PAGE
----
Prince William Dishes on Piloting Helicopters, Saving Lives + More
Prince William will be appearing in the BBC television documentary ‘Helicopter Rescue.’ Check out these sound bytes from him on saving lives and more!
Prince William may be royalty—but that doesn’t mean that he just sits around all day. He’s been a helicopter search and rescue pilot with the RAF since 2010, and in 2012, he earned the qualification that allows him to captain missions, rather than being a co-pilot. Indeed, he’s so invested in what he’s doing that instead of leaving service at the end of his commission in 2013, he’s signed up for another three-year commission through 2016. UPDATE: Or is he? According to Us Weekly, he’s handed in his pink slip. Hmmm…
In any event, guess what? We’re now going to get the chance to watch William and his fellow RAF rescue pilots at work! The documentary television program Helicopter Rescue, which saw its first broadcast in 2012, returns for a new series to BBC One Wales on April 8. In it the show’s crew gains exclusive access to follow the crews based at RAF Valley on Anglesey and RMB Chivenor in Devon—which of course means William will be making a few appearances.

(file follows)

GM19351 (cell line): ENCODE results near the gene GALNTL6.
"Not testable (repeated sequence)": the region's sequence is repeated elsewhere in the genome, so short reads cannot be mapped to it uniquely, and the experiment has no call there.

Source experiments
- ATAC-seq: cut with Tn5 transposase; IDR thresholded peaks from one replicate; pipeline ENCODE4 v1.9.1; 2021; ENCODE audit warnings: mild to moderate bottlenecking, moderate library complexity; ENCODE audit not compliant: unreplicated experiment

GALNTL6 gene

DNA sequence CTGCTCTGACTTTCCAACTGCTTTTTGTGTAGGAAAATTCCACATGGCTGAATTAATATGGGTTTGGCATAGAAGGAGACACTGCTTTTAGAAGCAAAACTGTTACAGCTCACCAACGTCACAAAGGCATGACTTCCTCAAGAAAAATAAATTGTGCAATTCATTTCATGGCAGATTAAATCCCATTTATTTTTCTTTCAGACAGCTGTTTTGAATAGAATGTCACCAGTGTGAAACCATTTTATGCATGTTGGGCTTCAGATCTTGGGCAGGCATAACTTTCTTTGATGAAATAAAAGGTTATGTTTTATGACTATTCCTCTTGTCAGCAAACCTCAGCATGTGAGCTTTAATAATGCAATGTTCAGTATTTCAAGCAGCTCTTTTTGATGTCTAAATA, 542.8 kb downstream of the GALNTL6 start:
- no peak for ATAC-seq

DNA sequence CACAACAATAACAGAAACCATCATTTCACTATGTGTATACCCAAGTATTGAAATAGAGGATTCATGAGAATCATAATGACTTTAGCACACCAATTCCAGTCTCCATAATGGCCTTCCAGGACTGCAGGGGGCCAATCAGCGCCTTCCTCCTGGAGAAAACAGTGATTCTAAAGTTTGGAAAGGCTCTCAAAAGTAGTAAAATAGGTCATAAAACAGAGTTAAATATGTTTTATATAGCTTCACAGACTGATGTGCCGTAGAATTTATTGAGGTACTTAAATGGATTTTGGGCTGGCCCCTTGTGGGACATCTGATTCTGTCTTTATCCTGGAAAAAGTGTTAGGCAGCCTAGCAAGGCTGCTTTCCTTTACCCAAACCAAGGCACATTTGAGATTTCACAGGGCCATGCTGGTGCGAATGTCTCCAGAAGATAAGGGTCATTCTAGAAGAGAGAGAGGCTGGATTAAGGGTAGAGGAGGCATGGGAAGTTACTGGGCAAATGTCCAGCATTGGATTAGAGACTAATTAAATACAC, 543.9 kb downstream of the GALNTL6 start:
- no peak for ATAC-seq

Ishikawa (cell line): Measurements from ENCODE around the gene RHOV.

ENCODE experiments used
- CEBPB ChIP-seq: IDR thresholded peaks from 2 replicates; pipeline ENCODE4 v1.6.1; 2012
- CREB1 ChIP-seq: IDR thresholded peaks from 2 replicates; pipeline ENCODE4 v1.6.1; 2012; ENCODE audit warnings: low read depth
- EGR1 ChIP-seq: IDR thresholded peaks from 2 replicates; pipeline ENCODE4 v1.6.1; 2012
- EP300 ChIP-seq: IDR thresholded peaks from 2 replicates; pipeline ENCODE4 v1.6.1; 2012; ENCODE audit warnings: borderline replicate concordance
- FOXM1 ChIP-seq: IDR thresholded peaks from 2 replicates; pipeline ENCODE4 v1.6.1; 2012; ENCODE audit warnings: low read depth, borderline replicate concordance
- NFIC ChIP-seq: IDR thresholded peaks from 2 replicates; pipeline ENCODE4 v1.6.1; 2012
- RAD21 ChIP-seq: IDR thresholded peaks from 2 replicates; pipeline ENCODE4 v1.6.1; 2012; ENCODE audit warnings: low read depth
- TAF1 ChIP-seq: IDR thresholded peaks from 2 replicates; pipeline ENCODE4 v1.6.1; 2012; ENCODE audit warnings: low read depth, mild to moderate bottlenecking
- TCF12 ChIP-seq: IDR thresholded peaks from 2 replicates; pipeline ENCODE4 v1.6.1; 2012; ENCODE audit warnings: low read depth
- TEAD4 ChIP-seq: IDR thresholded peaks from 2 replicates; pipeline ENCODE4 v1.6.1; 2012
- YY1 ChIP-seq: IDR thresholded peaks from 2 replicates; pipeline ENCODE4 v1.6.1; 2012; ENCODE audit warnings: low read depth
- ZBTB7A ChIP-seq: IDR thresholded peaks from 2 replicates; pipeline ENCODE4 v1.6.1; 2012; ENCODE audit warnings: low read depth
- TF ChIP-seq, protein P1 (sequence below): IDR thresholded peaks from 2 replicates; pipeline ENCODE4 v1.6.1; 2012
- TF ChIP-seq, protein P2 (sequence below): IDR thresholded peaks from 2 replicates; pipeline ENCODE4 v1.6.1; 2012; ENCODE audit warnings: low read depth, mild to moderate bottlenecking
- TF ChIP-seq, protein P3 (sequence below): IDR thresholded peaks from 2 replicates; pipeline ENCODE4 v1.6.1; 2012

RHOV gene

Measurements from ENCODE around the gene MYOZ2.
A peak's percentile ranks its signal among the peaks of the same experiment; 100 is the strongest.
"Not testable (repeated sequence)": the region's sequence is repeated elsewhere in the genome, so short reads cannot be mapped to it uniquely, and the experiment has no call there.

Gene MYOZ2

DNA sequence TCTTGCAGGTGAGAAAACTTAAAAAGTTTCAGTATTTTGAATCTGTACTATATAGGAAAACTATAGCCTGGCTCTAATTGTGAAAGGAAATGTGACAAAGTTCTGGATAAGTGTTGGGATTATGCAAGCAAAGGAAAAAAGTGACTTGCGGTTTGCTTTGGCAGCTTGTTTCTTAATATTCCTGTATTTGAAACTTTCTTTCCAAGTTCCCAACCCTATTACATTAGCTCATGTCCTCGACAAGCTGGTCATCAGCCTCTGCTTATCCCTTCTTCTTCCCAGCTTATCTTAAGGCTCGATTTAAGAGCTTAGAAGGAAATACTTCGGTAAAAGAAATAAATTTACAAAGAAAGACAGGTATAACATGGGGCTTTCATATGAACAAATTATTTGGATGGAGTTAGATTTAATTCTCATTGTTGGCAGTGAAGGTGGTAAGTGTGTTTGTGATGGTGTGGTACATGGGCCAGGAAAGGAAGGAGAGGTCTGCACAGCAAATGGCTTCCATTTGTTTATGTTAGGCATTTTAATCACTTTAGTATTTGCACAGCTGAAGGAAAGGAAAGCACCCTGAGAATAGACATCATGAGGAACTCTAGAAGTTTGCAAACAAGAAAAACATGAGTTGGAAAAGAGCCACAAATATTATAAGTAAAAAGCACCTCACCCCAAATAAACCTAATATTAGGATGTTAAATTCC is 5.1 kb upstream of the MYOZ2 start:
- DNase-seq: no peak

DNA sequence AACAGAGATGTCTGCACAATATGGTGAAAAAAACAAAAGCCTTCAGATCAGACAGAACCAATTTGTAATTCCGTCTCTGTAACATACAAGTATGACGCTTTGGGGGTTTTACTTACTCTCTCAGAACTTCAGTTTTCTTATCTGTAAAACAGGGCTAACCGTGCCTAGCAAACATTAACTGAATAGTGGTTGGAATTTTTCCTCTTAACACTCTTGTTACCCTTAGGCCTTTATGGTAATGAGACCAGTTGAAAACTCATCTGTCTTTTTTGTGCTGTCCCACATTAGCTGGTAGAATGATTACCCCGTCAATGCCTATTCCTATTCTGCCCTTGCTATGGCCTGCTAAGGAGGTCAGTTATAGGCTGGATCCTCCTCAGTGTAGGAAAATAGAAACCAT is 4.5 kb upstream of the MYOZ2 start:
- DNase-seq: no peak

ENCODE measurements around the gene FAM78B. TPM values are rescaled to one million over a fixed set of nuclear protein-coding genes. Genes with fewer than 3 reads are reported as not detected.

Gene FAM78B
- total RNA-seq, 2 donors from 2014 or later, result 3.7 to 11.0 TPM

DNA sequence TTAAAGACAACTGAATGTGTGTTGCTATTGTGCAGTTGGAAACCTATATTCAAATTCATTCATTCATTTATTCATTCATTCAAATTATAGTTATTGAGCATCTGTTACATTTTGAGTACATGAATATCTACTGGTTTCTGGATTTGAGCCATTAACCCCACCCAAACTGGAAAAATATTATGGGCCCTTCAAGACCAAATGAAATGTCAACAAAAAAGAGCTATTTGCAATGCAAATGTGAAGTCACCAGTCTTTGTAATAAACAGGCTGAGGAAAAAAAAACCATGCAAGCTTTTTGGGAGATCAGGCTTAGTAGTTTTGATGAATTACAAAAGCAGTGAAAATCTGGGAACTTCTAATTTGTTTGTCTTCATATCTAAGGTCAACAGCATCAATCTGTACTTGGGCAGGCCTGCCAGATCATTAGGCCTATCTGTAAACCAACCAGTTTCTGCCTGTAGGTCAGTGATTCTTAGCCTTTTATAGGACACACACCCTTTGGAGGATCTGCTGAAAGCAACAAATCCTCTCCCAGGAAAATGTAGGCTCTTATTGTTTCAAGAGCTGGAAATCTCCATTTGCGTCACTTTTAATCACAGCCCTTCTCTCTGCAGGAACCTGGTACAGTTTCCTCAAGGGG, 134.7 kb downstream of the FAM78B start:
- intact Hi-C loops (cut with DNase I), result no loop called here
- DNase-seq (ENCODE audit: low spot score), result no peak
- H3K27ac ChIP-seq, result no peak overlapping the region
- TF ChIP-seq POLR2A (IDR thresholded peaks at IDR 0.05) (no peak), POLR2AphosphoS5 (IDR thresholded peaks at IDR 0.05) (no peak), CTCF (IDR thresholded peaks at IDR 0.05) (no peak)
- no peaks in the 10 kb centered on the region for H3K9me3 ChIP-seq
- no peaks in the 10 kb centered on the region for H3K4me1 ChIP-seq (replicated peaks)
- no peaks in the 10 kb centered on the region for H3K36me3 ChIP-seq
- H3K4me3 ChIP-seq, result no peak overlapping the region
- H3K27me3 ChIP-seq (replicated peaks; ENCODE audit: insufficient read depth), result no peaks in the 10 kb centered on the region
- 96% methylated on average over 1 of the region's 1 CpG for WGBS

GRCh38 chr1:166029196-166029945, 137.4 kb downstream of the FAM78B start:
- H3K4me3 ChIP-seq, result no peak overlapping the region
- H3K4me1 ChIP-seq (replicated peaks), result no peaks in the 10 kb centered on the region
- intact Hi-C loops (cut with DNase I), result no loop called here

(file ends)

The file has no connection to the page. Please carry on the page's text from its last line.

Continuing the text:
People got a sneak peek of the show (lucky beasts!). Though it’s not clear whether or not Helicopter Rescue will be making it stateside to BBC America, here are a few sound bytes from William’s appearances on it to tide you over until we know:
On why he does it:
“There’s not greater feeling than when you’ve actually done some good and saved someone’s life. I don’t think there’s any greater calling in life… to be able to see a son or daughter’s face when you bring their mother or father back from the edge of death—it’s quite powerful.”
On the role of the captain:
“As captain you’re trying to play out the entire rescue, the transit to the rescue and back again in your mind, and pick up any circumstances or problems you can foresee, and try and fix them on the ground before you get airborne.”
On challenges, danger, and fear:
Says Master Aircrewman Richard Taylor, “It’s a challenging procedure and inherently dangerous to put a man on a very thin piece of wire, hanging underneath nine tons of helicopter that’s susceptible to turbulence and problems itself, and may have to fly away.” Do they ever get scared? Of course. But that’s just part of the job.
Talk about Prince Charming!
Lucia Peters is BettyConfidential’s senior editor.